The other day while taking some AFR data on cold start and warm up I noticed that my alternator light was on. I haven't noticed it before but after going back through a year's worth of data I can see that it has happened several times in the past. After a couple minutes the alternator started on its own and the light went out. Or if I blipped the throttle the alternator came on-line and the Batt light went out. So I might have lived with it by blipping the throttle. However:

During the time the light was on, there was no alternator output and the battery voltage was at the Motronic was about 12V. When the alternator came on-line the voltage jumps to 14V.

Then I noticed something very interesting. During warm-up when the voltage was at 12V, the mixture was about 8% leaner than a moment later when the voltage jumped to 14V. Thats too lean and i could feel it in a slightly rough idle. The Motronic sensed the lower voltage and lengthened the injector pulses, trying to compensate but in Open Loop it didn't compensate enough. If the alternator stayed off line until the bike went closed loop, the AFR was at the correct level before and after the step up in voltage. This means that the Motronic closed loop algorithm could fully compensate for the low voltage. That was lesson 1 for me.

So then I tried to understand why the alternator wasn't self starting. I for some feedback that many bikes do this. The starting current for the alternator flows though the Batt bulb on the Instrument Panel. I decided to try a resistor across that bulb and found that with a 220 ohm resistor across the bulb, the alternator aways starts.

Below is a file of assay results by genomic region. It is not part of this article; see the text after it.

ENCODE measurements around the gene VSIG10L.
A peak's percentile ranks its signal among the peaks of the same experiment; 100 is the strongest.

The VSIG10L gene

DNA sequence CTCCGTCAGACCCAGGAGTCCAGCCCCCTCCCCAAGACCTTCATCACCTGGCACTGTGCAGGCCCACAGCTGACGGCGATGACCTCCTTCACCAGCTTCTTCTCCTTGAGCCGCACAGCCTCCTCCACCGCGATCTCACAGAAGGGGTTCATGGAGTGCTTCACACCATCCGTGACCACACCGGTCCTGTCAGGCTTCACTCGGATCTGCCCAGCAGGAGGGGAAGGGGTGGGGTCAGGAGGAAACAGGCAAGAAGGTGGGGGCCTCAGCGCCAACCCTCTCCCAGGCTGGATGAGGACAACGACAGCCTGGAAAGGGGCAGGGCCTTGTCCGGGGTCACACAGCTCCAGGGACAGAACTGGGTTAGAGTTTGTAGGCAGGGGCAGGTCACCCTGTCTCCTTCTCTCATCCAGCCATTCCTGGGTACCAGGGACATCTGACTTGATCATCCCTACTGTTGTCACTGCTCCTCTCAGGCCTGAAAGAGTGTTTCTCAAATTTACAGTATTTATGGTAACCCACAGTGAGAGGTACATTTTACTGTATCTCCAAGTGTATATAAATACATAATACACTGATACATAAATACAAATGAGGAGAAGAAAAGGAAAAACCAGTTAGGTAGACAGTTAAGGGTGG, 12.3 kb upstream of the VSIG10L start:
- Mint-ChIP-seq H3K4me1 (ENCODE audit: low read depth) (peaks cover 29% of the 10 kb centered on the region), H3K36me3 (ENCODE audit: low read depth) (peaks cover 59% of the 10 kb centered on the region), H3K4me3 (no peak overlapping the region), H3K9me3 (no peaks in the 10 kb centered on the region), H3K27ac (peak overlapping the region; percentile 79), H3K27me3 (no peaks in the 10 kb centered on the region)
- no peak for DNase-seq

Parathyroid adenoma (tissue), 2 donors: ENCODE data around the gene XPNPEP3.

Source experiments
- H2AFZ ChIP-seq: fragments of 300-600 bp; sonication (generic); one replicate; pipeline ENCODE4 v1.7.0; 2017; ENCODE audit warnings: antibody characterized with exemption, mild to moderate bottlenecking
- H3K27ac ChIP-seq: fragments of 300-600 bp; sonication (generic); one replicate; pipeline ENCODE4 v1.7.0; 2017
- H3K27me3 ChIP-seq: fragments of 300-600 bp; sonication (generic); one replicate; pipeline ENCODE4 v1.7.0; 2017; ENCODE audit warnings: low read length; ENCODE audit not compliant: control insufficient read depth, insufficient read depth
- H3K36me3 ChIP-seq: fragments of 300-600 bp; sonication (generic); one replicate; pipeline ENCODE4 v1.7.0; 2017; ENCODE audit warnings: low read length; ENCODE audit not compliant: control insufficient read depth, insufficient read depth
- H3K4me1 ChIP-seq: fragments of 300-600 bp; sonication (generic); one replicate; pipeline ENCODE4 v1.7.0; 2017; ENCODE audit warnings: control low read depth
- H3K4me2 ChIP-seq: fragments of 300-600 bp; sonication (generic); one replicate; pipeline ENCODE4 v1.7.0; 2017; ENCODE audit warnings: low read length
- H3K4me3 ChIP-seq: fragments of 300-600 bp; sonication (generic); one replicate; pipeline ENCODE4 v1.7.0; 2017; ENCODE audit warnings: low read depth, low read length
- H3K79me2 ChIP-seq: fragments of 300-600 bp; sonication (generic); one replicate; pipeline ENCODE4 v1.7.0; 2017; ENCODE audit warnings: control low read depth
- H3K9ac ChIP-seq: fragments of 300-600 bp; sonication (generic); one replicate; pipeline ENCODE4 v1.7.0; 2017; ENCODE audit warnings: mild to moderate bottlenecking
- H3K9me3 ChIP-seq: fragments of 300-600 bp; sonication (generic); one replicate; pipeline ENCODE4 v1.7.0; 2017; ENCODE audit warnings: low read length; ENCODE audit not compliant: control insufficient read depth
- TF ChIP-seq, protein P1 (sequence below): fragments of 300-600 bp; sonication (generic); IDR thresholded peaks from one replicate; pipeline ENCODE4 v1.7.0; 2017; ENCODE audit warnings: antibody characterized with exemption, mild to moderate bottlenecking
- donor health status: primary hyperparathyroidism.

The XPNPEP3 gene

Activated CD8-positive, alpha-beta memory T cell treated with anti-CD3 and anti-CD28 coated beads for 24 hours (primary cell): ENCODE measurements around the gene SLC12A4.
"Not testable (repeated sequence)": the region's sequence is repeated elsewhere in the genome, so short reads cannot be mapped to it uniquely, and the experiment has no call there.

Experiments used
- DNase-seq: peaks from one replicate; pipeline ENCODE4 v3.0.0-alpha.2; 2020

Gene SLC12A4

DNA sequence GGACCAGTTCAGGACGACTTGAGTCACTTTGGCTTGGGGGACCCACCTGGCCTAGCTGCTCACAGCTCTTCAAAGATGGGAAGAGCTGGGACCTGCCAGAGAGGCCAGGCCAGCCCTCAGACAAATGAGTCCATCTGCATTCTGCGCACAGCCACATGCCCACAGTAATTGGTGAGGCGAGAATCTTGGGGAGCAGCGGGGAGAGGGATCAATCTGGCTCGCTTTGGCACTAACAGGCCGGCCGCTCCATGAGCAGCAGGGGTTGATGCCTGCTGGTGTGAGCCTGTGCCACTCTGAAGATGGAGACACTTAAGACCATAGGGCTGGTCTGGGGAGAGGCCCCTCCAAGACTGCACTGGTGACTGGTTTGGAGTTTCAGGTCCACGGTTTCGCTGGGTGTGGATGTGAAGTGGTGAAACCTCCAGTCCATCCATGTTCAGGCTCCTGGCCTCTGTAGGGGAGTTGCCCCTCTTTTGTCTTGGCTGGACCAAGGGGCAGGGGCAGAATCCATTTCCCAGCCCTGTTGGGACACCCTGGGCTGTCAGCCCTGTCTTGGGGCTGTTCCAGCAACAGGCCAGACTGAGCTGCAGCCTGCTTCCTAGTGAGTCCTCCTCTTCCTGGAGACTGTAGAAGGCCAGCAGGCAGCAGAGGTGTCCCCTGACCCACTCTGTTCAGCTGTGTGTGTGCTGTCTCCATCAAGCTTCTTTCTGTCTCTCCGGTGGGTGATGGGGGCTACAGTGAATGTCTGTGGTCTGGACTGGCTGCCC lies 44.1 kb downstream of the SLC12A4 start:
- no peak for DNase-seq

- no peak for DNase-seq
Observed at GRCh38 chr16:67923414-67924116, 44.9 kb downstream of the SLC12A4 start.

The bulb is 1.7W and let's about 140 mA through the alternator rotor to start it. Adding the 220 resistor boosted the start-up current by a mere 50 mA for a total of 190 mA. BTW if the Batt bulb burns out the alternator may not start, it depends how much residual magnetism is in the rotor. Lesson 2.

Looking at the parts list, it originally specified a 1.7W bulb. But that is crossed-out now and a 3W bulb is now called for. So to get at the Batt bulb I first had to pull the High Beam bulb (they're both in a knuckle-busting location). As luck would have it, the High Beam was 3W even though the Batt bulb was only 1.7 W. So all I had to do was swap the bulbs, its hard to tell the difference of brightness. I plan to carry a 3W spare (Toshiba A14V3W).

Running the numbers, the magnetizing power with the 1.7W bulb was about 75 mW. The 3W bulb boosts that to 225 mW--a big jump

So if your alternator doesn't start on its own you might want to check the Batt bulb and see what it's power is.